Editorial: Stay connected, engaged in local community
Published 12:00 am Tuesday, June 23, 2020
When information is just a Google search away, it might be surprising that some locals called police Monday to report their recycling bins had been taken.
The alleged culprit: Waste Management.
On Monday, the city said multiple residents called to report the “thefts.” Some folks likely returned home from work Monday afternoon to confusion about the disappearance of their recycling bin. However, those “thefts” were almost certainly the result of an ongoing switch to a new recycling provider. From now until July 3, Waste Management will collect recycling bins after they have been emptied on a resident’s specified collection day.
City officials say blue carts from Republic Services will be delivered the following day.
From now until July 3, Waste Management will collect recycling bins after they have been emptied on a resident’s specified collection day. City officials say blue carts from Republic Services will be delivered the following day, with services set to begin July 6 under the new provider.
Sometimes, decisions by public officials, even at the local level, seem distant and unrelated to daily life. But the recycling switch is a case where it’s important to be informed about what’s going on in your community. Not everyone in Salisbury lives in a place where recycling bins can be rolled to the street, but an overwhelming number of locals will be affected by the switch, which the city has publicized and the Post has written about from start to finish.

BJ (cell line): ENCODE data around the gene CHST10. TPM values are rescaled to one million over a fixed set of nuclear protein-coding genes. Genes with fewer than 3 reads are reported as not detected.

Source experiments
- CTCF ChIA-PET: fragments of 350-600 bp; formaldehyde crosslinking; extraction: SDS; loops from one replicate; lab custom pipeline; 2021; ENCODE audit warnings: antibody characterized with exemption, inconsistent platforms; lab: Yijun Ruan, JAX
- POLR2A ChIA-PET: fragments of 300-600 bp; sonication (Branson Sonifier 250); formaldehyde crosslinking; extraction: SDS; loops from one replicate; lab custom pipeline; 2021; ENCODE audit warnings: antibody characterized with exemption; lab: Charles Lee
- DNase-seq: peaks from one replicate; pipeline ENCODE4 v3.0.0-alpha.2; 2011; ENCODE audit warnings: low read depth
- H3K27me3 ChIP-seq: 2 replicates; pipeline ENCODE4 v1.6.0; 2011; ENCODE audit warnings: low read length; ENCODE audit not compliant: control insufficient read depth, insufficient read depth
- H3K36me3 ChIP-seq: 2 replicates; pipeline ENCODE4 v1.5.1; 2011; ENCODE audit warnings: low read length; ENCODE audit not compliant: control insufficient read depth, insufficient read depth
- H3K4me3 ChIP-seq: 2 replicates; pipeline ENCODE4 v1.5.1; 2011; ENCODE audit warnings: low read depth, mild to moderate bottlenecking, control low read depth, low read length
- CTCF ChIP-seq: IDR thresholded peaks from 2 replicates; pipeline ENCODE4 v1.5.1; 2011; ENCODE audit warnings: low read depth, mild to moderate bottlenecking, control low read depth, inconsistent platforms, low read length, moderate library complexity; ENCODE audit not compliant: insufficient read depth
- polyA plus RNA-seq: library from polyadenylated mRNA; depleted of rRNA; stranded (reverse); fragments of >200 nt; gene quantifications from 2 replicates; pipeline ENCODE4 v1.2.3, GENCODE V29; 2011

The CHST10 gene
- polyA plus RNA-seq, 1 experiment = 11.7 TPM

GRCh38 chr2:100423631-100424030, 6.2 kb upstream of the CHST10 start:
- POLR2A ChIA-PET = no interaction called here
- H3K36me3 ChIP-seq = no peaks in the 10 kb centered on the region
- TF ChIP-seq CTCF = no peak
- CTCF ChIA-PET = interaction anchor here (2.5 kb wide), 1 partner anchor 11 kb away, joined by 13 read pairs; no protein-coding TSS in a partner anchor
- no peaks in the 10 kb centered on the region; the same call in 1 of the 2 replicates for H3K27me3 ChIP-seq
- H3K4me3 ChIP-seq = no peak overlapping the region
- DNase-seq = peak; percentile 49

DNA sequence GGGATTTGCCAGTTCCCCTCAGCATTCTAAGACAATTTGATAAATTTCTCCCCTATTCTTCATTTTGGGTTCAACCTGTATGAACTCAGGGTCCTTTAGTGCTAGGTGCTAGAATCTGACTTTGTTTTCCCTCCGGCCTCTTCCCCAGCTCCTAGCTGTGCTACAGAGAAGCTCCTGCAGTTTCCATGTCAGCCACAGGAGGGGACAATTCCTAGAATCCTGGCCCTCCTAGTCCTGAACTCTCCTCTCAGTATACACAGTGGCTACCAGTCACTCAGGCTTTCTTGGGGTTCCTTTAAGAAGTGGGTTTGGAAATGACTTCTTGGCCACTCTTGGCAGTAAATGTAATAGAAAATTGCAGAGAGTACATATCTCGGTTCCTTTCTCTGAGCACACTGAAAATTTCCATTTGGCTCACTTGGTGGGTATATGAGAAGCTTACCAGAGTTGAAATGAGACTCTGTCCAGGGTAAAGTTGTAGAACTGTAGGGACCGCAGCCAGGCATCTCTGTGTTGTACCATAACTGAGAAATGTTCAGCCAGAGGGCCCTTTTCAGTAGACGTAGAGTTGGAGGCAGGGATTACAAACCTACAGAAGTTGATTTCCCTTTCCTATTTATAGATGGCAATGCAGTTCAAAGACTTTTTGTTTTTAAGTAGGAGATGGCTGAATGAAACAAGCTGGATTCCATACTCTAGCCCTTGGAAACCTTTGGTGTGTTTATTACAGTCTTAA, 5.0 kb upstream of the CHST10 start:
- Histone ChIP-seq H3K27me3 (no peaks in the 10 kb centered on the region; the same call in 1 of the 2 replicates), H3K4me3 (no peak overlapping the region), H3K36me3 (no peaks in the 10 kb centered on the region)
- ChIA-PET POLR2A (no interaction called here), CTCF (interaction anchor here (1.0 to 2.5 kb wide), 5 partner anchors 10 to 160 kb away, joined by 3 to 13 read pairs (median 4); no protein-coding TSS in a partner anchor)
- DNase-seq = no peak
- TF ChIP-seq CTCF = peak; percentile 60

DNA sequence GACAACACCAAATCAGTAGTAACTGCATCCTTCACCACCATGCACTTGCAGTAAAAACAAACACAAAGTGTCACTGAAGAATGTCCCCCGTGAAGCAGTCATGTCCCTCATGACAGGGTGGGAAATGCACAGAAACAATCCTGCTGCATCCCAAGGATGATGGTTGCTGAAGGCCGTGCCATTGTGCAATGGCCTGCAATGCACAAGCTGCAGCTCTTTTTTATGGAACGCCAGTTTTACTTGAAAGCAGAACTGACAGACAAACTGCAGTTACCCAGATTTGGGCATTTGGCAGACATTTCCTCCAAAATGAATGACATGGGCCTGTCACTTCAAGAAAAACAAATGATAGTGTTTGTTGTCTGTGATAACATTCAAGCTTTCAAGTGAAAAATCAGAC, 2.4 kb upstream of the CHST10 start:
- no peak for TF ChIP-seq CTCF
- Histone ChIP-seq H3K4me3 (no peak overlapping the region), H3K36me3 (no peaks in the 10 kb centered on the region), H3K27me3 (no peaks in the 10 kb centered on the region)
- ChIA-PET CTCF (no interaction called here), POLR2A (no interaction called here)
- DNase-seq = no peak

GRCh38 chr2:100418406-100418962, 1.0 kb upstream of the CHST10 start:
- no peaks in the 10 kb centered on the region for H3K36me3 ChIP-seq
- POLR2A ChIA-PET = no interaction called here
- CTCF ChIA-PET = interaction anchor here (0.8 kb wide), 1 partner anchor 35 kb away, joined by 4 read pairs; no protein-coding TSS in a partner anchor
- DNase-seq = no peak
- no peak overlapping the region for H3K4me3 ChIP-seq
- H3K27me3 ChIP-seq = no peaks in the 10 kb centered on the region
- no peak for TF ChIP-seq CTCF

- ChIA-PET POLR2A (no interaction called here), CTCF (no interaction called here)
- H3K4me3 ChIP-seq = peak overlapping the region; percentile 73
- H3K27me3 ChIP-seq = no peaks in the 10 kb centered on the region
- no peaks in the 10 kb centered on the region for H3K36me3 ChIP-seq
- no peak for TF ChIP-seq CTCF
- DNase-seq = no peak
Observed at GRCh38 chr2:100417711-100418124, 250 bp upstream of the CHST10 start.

Notably, the cost to recycle is going up by nearly $1 per month.
People have increasingly turned to Facebook as their primary source of news, but its algorithms don’t seem likely to ensure everyone who “likes” the city of Salisbury’s page see information about the recycling switch between bits of false and misleading information.
The best and most complete package of local news and information about what’s happening in Salisbury and Rowan County remains the Salisbury Post — whether in print edition or online. There are other options like visiting various local government websites, scrolling through individual social media pages and/or calling around to find someone who knows why your street hasn’t been fixed after years of waiting (we’re looking at Fourth Street in Spencer and Newsome Road in Salisbury). Getting involved in a civic group is another good way to stay informed in addition to serving the community. But some people don’t have time to do that amid busy schedules. Sometimes those options miss out on important bits of news.
Whatever the method, stay connected, interested and engaged in what’s going on in the community.